David makes an excellent point about the CMFEU and their lack of advocacy for the customers of the housing industry – and of course many of their members as building consumers are at risk of harm from the effectively lawless industry. The unions are the obvious organizations to step up to the plate here. But they have declared their hand and will not. Yes David, a decent insurance would at least be a positive – however, even now when the very few owners that can claim under the DDI put in their claim with supporting documentary evidence, the insurers refuse to pay. No-one will take them to task (Ministers or Govt agencies with jurisdiction) and make them – be it DDI or PI – and so the insurance is worthless. So it could be a game changer, but no insurer will ensure in an industry full of rogues and run by all the beneficiaries who are meant to be the 'regulated'. We have a system with no rules, one that defies rationality and there is no will for those on the gravy train, including the pollies who get their donations (via consumers' pockets), to change what is a most rewarding regime. It is just getting worse by the day – and all the little people – workers and home owners are the fall guys.
    As for Mr Day being sorry, this is questionable. It seems his is still going to be a good life!

  • Tom Koutsantonis comments are laughable. There is Security of Payment legislation in South Australia that is not worth a cracker – if it was then we would not be witnessing these innocent consumers and small businesses suffer these losses.. It is a misnomer. What legislation is there is currently under review. There has been serious allegations raised about the conduct of that review that needs some serious answers – where are they? The answers are simple Mr Koutsantonis – legislate for the use of properly constructed trusts that have been recommended for years and used elsewhere successfully. These financial catastrophes will continue to happen otherwise and we will still have pollies like Koutsantonis saying the same thing over and over. It is like a bloody broken record. A senate committee report identified that industry small business lose $3 billion annually to this type of insolvency, $800m in lost tax receipts and $200m reliance on FEG. The blame for providing the legislative environment for this to occur can be placed firmly at the feet of our state politicians including Mr Koutsantonis who have listened to and been influenced by peak industry groups whose strings are pulled by the big builders. Day's financial position has been declining for a number of years and this liquidation like the Walton collapse of 2013 seems very worthy of investigation. Over to you Mr Koutsantonis you have had the answers to these problems for years but have failed to act and let these businesses down. We are sick of listening to the rubbish excuses that dribble from politicians mouths. I wonder how long before another state politician will be saying the same thing about another building company collapse – soon.-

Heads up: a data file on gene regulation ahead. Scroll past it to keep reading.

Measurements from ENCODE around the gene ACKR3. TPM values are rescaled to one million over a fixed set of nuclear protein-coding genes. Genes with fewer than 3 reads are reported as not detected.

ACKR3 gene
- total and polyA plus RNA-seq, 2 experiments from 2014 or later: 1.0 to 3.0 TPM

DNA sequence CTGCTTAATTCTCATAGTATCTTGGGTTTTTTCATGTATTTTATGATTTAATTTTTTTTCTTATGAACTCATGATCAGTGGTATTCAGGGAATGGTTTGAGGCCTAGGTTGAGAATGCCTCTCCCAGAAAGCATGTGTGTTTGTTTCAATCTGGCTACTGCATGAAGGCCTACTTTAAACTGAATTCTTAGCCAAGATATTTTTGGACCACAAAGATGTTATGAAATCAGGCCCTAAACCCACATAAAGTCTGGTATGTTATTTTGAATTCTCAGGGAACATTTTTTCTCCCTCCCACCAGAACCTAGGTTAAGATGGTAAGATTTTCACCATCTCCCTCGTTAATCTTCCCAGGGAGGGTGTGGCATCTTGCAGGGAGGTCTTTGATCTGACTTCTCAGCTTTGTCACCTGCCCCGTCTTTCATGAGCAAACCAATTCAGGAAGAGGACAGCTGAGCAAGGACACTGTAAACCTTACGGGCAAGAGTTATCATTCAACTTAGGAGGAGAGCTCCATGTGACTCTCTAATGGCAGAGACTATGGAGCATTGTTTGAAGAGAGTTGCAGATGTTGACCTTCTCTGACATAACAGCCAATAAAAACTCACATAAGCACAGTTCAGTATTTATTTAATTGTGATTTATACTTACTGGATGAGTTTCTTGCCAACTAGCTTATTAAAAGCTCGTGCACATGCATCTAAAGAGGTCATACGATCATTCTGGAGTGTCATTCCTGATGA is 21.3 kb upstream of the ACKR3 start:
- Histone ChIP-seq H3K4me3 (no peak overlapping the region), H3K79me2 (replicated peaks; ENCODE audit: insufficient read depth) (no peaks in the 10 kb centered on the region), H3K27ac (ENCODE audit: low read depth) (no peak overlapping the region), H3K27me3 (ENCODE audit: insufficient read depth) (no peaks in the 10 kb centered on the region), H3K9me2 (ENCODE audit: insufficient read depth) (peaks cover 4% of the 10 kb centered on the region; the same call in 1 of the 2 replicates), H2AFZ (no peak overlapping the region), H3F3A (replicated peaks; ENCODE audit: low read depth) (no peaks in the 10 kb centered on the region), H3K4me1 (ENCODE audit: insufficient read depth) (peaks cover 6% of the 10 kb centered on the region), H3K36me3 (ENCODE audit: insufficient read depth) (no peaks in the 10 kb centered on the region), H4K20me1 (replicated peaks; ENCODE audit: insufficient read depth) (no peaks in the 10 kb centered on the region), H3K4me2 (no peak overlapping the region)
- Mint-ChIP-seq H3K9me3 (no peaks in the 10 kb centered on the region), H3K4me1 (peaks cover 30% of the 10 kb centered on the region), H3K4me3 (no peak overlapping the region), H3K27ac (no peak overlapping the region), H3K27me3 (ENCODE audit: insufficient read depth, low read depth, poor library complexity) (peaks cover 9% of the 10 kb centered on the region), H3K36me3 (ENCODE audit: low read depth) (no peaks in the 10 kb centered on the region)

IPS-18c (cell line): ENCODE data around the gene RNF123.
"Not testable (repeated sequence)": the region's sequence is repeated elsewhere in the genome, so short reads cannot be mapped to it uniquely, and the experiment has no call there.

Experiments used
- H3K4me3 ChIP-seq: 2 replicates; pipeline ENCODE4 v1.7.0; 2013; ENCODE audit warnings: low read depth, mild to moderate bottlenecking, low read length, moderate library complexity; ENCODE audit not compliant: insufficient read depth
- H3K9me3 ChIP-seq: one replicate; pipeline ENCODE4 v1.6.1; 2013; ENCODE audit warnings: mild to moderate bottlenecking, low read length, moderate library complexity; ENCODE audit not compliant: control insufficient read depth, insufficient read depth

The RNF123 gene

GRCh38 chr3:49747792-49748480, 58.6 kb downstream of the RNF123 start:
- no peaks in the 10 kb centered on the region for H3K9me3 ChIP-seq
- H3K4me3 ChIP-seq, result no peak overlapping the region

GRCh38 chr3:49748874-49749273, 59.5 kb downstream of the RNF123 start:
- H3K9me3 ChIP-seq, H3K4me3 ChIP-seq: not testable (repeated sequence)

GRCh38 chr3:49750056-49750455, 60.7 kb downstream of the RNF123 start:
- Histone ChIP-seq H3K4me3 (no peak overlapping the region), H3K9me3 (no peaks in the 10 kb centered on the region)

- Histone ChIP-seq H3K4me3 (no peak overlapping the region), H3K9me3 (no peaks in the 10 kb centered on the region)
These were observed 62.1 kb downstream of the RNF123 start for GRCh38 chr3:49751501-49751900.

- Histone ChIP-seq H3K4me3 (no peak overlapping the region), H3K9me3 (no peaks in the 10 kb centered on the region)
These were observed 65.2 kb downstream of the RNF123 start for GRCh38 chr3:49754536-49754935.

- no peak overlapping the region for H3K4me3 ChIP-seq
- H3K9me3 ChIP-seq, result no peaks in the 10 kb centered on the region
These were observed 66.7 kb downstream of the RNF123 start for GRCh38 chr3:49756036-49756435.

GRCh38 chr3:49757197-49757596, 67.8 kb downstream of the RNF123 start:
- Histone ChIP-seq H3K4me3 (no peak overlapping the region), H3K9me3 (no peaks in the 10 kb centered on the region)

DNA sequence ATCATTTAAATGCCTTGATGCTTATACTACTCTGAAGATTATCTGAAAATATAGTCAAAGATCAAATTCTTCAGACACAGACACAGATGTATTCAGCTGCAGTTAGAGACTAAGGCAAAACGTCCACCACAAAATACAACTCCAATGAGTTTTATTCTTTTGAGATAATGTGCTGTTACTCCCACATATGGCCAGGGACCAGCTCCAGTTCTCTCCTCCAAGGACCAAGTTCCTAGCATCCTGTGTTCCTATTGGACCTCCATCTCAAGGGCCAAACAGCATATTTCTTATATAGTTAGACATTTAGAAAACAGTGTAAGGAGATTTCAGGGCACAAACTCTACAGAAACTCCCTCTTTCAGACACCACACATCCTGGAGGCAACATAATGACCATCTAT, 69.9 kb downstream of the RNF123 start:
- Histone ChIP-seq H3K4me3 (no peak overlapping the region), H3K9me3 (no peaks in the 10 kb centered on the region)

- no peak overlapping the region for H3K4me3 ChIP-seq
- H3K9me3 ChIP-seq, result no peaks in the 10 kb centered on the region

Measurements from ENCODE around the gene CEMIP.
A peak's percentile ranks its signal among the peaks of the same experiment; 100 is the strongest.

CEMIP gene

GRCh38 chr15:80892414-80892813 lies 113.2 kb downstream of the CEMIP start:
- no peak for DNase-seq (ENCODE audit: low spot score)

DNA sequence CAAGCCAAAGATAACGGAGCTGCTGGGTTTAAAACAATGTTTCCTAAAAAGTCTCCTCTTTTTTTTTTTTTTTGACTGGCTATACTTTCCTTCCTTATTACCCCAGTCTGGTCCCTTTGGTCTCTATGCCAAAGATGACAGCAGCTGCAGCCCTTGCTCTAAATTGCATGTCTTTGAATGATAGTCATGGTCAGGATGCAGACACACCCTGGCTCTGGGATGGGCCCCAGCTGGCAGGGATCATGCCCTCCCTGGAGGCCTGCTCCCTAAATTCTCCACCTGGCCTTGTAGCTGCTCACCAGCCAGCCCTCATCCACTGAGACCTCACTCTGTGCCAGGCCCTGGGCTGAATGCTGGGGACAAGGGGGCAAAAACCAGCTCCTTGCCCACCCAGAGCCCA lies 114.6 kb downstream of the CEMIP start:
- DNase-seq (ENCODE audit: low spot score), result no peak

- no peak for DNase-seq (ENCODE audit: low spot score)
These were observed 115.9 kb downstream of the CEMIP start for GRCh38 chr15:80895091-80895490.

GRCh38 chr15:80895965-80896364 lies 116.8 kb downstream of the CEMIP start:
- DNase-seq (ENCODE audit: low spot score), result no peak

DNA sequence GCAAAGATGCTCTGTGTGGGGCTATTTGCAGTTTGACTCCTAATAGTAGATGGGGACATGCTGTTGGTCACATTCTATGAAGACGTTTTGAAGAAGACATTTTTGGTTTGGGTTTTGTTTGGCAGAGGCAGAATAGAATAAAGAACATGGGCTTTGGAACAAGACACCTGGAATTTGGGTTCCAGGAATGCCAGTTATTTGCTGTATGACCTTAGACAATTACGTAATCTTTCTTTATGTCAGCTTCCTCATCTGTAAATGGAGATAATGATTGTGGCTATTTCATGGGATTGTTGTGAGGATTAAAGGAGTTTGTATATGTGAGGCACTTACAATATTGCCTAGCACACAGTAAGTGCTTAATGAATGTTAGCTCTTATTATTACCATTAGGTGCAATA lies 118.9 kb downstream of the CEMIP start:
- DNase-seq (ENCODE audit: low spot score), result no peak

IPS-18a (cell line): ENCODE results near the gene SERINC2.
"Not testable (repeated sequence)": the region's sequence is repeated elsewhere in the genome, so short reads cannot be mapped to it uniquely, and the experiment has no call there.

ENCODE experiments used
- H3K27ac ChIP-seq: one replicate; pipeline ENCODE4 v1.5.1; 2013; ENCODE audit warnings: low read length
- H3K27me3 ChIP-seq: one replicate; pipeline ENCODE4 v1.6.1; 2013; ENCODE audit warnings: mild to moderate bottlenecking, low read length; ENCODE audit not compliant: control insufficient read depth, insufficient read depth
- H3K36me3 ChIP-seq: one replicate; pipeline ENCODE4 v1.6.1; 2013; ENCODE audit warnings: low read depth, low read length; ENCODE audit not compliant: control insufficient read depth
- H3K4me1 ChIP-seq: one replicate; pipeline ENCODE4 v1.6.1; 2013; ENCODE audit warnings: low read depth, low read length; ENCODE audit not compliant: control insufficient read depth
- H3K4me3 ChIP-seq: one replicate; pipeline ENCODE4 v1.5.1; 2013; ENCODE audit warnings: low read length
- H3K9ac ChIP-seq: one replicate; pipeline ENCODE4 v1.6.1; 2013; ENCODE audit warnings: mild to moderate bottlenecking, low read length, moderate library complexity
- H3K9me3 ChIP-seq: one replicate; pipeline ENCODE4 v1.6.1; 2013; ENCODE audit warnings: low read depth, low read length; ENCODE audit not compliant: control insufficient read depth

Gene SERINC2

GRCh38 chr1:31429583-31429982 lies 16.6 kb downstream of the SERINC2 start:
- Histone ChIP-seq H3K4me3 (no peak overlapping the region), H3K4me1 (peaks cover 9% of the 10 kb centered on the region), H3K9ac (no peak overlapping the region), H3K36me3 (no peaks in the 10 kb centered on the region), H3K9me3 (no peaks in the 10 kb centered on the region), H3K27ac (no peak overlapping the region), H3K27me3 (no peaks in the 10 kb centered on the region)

• Does the HIA want the CFMEU to be the key advocate for housing customers, surely not? Where are they in all of this?
    Missing in Action. The HIA has acted as a defence for the lowest common denominator house builders who should have been routed out of the industry long ago. The HIA advocate for less red tape – aka less accountability. Home purchasers are thrown to the wolves when it comes to the design and affect of Home Owner Warranty Assurance. As Les Williams correctly states its not worth a cracker. Warranty insurance has helped make the housing industry associations very wealthy and politically influential. That's fine until its not. Its time for governments to make a stand and realise that in the modern construction era 'one size fits all' policy does not work because it just gets dumbed down to enable the weakest links in the chain to hang on. Its time that home construction performance insurance was priced on constructor fundamentals – capability, paid up capital, track record and management systems. The days of running 'two bob' housing companies out of a ute are over. The HIA is for private enterprise and small business. They are anti-union. When consumers get sufficiently angered with existing institutions that let them down they try alternates. The CFMEU in my view would not be a great alternate. But what say they came up with a new Home Owner Warranty insurance product for their members that meant something? That would be a game changer. This is the age of disruption so the HIA should expect the unexpected. What a tragedy for housing in Australia if the most appropriate organisation to deliver customer assurance dropped the ball. Ask the taxi industry they did not see Uber coming. And I guess the HIA won't.

  • In 2013 an independent auditors report found Home Australia Group's liabilities exceeded its assets by $31m. Reports also indicated the group had forward orders of more than $100m. How much of this $100m [unsecured money in lieu of consumers deposits] were in the accounts of Home Australia when they went into liquidation? How do ordinary Australians wishing to own a home access financials indicating the $31m deficit in the company's accounts? That a top end insolvency firm has been appointed to Home Australia indicates to me that NAB may be unsecured creditors. If so this needs to be watched very closely. [Walton] These insolvencies do not just happen over night, Senator Day should have known his company's financial position when he sought re-election to the senate. The collapse of Home Australia Group bears uncanny similarities with the Walton Construction group in 2013. How the QLD entity, like Walton, kept a builders license with those financials is worrying.
    Given that Mr Koutsantonis has quite rightly acknowledged his outrage and the importance of industry small business to the South Australian economy maybe it is time he and the small business commissioner respond publically to the serious allegations raised about the conduct of the review into amendments to the security of payment act now being considered and why the answer to these problems for consumers and small business, that has been on the table, has been ignored for so long